How is the Writing exam structured?

The IELTS test is divided into 4 sections: Listening, Reading, Writing and Speaking. The Writing section of the IELTS exam lasts one hour and it consists of two parts, Task 1, in which you must write a minimum of 150 words, and Task 2, in which you must write at least 250 words. You should allow yourself 20 minutes to complete Task 1 and 40 minutes to complete Task 2.

The texts that you need to write will be different, depending on if you are doing the Academic exam or General Training.

 

Task 1: Academic

On IELTS Writing Task 1, you will be presented with one or two graphs and you will be asked to summarise the information presented in them using formal language.

Graph on Task 1 for the IELTS exam.

You are asked to select the main or most important features of the graph and describe them in appropriate detail. You are also invited to make comparisons where relevant. You only need to report on the factual information contained in the graph, you do not need to interpret the data, make speculations or explain possible reasons for the trends in the data.

 

Task 1: General Training

You will be presented with a situation and asked to write a letter containing specific points.

You will be directed to write to a specific person, who could be a friend, a colleague, or someone in an official position. You will need to choose an appropriate tone when writing to the person, so your letter might be informal, semi-formal or formal.

You should open your letter with a suitable greeting, such as “Dear…” and sign off appropriately, for example, “Kind regards”.

 

Task 2: Academic and General Training

For the Task 2 of IELTS Writing, you will need to write an essay in response to the topic introduced in the question. The task is the same for both the Academic and General training, however a wider range of topics are tested in the Academic test and the wording used in the question might be more difficult.

In both cases, you will need to explain your position in relation to the question and support your answer with reasons and examples. You are also encouraged to make use of your own knowledge or experience.

 

Scoring

The examiner will mark your writing with reference to very strict criteria which are divided into four categories. For Task 1 and Task 2, three of the criteria are the same: Coherence and Cohesion, Lexical Resource, Grammatical Range and Accuracy.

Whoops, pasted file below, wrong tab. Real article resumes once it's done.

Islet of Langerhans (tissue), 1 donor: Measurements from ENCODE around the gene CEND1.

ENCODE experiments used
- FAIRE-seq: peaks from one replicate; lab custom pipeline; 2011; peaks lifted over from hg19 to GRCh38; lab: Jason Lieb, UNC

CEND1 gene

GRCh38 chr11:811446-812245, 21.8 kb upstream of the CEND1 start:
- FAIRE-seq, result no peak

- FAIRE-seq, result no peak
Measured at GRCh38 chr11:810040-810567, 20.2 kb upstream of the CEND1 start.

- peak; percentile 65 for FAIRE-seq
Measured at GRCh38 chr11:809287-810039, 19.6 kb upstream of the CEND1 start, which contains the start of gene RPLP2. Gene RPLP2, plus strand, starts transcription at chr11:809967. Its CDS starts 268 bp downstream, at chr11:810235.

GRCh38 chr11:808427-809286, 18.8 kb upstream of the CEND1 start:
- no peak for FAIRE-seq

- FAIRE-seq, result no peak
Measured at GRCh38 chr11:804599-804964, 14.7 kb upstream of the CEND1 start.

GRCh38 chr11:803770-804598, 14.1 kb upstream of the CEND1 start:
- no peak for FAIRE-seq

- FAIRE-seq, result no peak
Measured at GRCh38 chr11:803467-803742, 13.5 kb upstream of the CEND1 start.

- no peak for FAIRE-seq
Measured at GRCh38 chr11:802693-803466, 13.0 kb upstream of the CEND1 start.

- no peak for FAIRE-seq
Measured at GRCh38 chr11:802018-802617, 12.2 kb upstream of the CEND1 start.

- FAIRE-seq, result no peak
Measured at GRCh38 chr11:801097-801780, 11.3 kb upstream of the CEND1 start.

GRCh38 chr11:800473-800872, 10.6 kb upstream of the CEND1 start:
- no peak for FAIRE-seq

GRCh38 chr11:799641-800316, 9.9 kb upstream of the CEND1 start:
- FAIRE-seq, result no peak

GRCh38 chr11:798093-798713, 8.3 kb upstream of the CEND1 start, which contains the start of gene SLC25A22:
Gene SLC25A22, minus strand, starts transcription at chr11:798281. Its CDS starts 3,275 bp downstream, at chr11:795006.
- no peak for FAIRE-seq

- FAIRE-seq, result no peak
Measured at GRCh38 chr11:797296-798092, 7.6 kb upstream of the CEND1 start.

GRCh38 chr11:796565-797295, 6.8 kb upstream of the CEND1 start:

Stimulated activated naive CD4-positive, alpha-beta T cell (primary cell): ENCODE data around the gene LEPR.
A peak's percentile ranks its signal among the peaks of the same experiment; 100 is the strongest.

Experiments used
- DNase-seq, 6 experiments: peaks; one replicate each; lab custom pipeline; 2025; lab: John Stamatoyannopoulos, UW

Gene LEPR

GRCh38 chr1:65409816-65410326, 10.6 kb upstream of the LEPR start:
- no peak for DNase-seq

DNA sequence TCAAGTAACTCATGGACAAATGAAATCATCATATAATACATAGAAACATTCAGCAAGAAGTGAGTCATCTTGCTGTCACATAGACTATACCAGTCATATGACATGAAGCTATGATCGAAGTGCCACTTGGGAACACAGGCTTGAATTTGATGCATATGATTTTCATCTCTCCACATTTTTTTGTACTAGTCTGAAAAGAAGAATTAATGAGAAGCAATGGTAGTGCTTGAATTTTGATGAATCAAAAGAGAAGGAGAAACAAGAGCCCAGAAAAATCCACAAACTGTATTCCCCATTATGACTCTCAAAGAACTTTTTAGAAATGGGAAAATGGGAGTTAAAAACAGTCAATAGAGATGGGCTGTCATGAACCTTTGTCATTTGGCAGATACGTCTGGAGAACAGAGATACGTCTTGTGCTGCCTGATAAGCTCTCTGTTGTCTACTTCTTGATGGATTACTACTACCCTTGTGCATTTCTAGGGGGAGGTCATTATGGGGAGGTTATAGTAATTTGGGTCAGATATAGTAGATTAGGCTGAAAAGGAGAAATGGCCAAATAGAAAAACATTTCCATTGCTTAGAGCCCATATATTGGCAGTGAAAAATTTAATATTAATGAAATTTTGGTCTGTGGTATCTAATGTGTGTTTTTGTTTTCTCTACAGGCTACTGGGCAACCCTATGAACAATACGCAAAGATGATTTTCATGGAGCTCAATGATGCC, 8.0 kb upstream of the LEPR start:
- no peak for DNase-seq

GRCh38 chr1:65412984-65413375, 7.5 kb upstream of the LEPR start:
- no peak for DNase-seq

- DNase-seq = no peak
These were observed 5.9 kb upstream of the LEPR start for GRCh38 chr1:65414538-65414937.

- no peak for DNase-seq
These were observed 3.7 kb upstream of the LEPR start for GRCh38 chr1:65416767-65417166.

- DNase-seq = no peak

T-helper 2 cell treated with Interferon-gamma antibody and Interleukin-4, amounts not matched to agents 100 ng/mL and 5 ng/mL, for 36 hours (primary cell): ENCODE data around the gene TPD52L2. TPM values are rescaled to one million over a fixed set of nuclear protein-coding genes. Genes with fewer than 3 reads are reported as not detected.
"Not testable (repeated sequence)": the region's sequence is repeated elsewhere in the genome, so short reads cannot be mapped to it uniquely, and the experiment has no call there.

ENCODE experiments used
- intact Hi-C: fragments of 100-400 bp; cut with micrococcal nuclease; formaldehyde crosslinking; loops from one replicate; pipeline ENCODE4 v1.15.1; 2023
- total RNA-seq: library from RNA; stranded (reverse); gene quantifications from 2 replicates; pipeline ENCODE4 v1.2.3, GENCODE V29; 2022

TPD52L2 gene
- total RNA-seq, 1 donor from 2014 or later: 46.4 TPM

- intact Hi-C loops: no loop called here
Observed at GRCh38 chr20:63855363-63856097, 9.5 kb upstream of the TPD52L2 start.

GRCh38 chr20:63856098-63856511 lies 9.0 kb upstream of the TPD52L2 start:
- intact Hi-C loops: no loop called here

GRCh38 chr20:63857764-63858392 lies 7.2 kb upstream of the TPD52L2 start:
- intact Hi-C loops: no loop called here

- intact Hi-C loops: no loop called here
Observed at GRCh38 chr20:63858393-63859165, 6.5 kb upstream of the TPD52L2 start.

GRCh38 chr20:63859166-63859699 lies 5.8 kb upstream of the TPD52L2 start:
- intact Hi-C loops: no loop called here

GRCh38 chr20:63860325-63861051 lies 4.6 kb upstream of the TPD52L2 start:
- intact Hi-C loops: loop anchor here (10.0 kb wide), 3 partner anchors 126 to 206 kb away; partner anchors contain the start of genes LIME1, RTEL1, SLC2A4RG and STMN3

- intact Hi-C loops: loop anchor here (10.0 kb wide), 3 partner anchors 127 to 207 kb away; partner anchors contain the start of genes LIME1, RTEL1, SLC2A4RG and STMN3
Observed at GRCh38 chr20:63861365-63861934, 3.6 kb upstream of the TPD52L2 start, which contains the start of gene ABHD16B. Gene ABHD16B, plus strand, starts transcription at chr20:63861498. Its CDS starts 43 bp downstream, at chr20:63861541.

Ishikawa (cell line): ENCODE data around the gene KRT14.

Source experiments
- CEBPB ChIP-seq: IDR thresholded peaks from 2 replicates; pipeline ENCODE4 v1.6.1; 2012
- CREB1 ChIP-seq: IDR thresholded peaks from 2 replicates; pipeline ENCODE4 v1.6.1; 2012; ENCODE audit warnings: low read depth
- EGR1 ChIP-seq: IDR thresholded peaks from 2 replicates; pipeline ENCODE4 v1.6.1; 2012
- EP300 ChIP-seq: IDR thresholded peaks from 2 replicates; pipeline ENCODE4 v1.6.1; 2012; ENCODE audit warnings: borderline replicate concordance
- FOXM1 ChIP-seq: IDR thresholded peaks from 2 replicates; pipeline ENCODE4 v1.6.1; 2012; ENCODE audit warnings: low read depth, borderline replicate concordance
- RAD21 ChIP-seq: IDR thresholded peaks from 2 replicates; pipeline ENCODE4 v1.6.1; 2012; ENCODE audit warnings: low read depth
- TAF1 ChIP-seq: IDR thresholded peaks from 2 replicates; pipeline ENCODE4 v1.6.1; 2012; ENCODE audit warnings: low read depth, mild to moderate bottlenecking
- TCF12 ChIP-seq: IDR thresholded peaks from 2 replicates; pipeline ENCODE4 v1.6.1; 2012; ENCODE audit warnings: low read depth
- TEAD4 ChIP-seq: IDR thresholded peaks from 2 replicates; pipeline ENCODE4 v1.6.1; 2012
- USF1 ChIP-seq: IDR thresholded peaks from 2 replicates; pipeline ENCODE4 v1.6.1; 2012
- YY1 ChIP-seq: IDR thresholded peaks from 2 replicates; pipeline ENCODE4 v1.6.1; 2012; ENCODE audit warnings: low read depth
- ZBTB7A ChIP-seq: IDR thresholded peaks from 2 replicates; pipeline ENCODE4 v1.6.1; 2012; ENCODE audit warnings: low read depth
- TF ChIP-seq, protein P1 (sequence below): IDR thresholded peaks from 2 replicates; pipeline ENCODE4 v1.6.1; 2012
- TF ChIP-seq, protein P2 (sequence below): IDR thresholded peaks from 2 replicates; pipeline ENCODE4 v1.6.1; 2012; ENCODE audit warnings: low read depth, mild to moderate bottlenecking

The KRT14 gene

What are the types of criteria?

Coherence and cohesion is about how your text is organised.

How is your text organised for the IELTS writing?

Is there a logical progression from the beginning to the end? Do you use paragraphs appropriately? Are your sentences well connected and can you link ideas? Do you use a lot of repetition?

Lexical Resource is about the variety of vocabulary you use. Do you only use common words or do you use words that are related to specific topics or situations? Do you use words in appropriate context? Are you aware of how certain words are used together, for example “make a suggestion” rather “do a suggestion”? Do you spell words correctly?

Grammatical Range and Accuracy is measured by the variety of grammatical structures you use. Can you use complex structures such as conditionals, modal verbs, past tenses and the passive? Or do you use simple structures such as present tenses? Do you make many grammatical errors?

What are Task Achievement and Task Response?

For Task 1 you will also be graded on Task Achievement. For General Training this means making sure that the purpose of the letter is clear, addressing all the points and writing in an appropriate tone. For Academic, this means how successfully you present a clear overview and then select and explain relevant information from the graph.

In Task 2 you will receive a score for Task Response, this is an evaluation of how well you respond to the question or statement presented to you. You need to give a developed response to all the parts of the question, offer a clear opinion and a range of ideas that are supported by relevant examples.

For both Task Achievement and Task Response, word count is also an important factor. If your text is too short, this will reduce your band score.

How will my band score be calculated?

You are given a band score for each criteria, the maximum band score you can achieve is 9. The criteria are all equally important, so if you score 5 for both Grammatical Range and Lexical Resource, and band six for both Task Achievement and Cohesion and Coherence, your final band for Task 1 will be an average of the four scores, Band 5.5.

 

Exam day advice

  • You should pay close attention to time and dedicate more time to Task 2. Your score for Task 2 accounts for 67% of your final band score.
  • Spend at least five minutes planning your essay before you start writing.
  • Use a good variety of linking words to extend your ideas (however, despite, additionally, therefore, for example etc.)
  • Make sure you write a conclusion as you will get a lower band score if you do not write one.

Prepare for exam day with a to-do list and a schedule.

How GlobalExam can help you to prepare for IELTS

This article explains the differences between the General Training and Academic exams for your reference. On the GlobalExam platform you can prepare for Task 1 and Task 2 of the Academic exam, although some of the Task 2 questions will also be suitable for practice of the General Training.

GlobalExam gives you access to writing exam questions which are graded from easy to difficult. You can submit your own answers and have them graded by a teacher. The questions are also accompanied by a model answer, as well as model essay plans and key language to improve your writing skills.

 

Start training for free